(1) non-Utah licensed attorneys providing legal services without compensation or an expectation of compensation through a charitable, religious, civic, community, governmental, or educational organization in a matter designed primarily to address the needs of people of limited means. A non-Utah licensed attorney seeking a fee waiver to provide pro bono representation must include in the application a verification that all clients represented in the action are of limited means and that no attorney fees will be paid by the client.
(2) Attorneys who are employees of and representing the United States of America or any of its departments or agencies.
(i) Acknowledgment of Supporting Documentation and Receipt of Filing Fee. Upon receiving a complete application and fee, the Bar will issue an Acknowledgement of Supporting Documentation and Receipt of Filing Fee (“Acknowledgement”). In making the Acknowledgement, the Bar may attach copies or comment on any submitted material that may be appropriate for a tribunal to consider with an application for pro hac vice admission.
(j) Filing with the Utah tribunal. Once the Bar issues an Acknowledgement, local counsel must file the Acknowledgement along with the following documents:
(1) a motion for admission pro hac vice;
(2) a copy of the application and all supporting documents;
(3) a copy of the certificate of good standing;
(4) a proposed order; and
(5) any submissions from the Bar together with proof of service on all parties in accordance with the Utah Rules of Civil Procedure or, to the extent they differ from the civil rules, the governing rules of the Utah tribunal.
(k) Names and appearances. The name, bar number, and address of local counsel must appear on all notices, orders, pleadings and other documents filed in the case or proceeding in which the non-Utah licensed attorney is appearing pursuant to this rule. Local counsel is required to personally appear and participate in pre-trial conferences, hearings and other proceedings before the Utah tribunal if the Utah tribunal deems the appearances or participation appropriate. Local counsel must accept joint responsibility with the non-Utah licensed attorney to the client, opposing counsel and parties and to the Utah tribunal. Local counsel must continue as the local counsel of record in the case unless another Bar member is substituted as local counsel.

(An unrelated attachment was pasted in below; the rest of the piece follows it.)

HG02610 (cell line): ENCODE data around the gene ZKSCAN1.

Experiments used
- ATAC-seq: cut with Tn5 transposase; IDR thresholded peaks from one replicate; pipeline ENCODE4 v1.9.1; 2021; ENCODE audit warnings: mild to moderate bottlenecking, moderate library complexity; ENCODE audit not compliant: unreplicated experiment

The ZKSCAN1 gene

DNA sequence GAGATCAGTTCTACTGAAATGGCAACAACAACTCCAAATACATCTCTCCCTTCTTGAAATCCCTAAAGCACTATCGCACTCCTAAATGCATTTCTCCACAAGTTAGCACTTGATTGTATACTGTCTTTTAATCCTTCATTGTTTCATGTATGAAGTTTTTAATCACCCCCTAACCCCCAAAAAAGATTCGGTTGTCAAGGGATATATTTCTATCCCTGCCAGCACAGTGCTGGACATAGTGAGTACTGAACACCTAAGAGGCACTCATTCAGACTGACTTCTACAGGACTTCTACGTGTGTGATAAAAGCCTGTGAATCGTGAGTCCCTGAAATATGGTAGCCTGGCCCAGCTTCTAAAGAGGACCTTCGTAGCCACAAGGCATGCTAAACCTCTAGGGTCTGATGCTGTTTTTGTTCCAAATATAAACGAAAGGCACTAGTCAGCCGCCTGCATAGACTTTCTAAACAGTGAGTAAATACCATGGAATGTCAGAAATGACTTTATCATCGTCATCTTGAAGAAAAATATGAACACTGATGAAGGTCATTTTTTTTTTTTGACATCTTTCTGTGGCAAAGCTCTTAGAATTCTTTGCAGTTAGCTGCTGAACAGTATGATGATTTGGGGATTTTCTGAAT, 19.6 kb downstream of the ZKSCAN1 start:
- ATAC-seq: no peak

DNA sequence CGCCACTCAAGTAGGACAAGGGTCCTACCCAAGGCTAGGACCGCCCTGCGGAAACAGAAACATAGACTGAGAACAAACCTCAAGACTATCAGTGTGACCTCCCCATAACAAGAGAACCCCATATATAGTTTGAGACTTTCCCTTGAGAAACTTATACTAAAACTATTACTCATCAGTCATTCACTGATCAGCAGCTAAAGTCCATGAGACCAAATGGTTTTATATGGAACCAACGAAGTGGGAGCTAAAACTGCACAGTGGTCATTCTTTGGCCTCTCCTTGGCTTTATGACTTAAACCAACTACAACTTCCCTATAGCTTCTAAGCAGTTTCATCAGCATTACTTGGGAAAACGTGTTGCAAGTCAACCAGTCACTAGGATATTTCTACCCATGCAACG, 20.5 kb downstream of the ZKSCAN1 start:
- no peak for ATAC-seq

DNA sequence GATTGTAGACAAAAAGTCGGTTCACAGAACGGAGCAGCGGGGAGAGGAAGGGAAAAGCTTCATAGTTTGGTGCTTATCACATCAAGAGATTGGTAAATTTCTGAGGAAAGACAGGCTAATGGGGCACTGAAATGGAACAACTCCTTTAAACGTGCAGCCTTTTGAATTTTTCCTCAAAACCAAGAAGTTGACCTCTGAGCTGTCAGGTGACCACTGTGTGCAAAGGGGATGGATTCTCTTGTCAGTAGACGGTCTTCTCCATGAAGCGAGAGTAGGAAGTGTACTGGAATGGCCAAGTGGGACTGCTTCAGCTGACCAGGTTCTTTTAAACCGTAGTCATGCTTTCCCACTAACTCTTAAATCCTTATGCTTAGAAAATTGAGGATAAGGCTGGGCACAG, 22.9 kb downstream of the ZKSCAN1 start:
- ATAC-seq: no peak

(l) Appearances by non-Utah licensed attorneys. An applicant may not appear in a proceeding subject to this rule or have the applicant’s name placed on any pleadings or proceedings documents until the Utah tribunal where the action is pending enters an order granting the motion for pro hac vice.
(m) Continuing duty to advise of changes in status. A non-Utah licensed attorney admitted pro hac vice has a continuing duty during the period of admission to promptly advise the Bar of a disposition made for any pending disciplinary charges or the institution of any new disciplinary proceedings or investigations. The Bar must then advise any Utah tribunal where the attorney has been admitted pro hac of any new disciplinary information. The non-Utah licensed attorney must promptly advise the Bar if permission to appear pro hac vice under this rule is revoked by any Utah tribunal.
(n) Annual renewal. On or before the anniversary date of filing the initial application with the Bar, a non-Utah licensed attorney must certify that the non-Utah licensed attorney continues to act as counsel in the cause or that the cause has been finally adjudicated. To renew, within 28 days of the anniversary date the non‑Utah licensed attorney must remit to the Bar an annual fee equal to the current dues paid by active members of the Bar for the licensing year in which the renewal is filed.
(o) Failure to renew. Any non-Utah licensed attorney who continues to appear pro hac vice in a cause and fails to pay the renewal fee set forth in paragraph (n), will be suspended from appearing in any proceeding subject to the rule after 28 days of the anniversary date. The Bar’s executive director must notify the non-Utah licensed attorney and local counsel of the suspension and file the notice with the Utah tribunal that approved the pro hac vice application. The non-Utah licensed attorney may be reinstated upon paying the fees set forth in paragraph (n) of this rule and a $50 late penalty. Upon paying all accrued fees and late penalty, the Executive Director will reinstate the non-Utah licensed attorney and will certify reinstatement to the appropriate Utah tribunal.
(p) Appeals and other forms of review. A non-Utah licensed attorney admitted in a lower tribunal on a case or matter that is appealed must file a notice of appearance in the appellate court or reviewing tribunal. A new application to the Bar is not required.
(q) Applicable laws. An attorney admitted pro hac vice must comply with and is subject to Utah statutes, Supreme Court rules, the rules of the Utah tribunal in which the attorney appears, and the Utah Code of Judicial Administration.
(r) Tribal representation. A Utah tribunal may allow a non-Utah licensed attorney who is admitted and in good standing in another United States jurisdiction to appear for the limited purpose of participating in a child custody proceeding under the Indian Child Welfare Act of 1978, while representing a tribe, without being subject to the requirements of this rule.
The Utah State Courts mission is to provide the people an open, fair, efficient, and independent system for the advancement of justice under the law.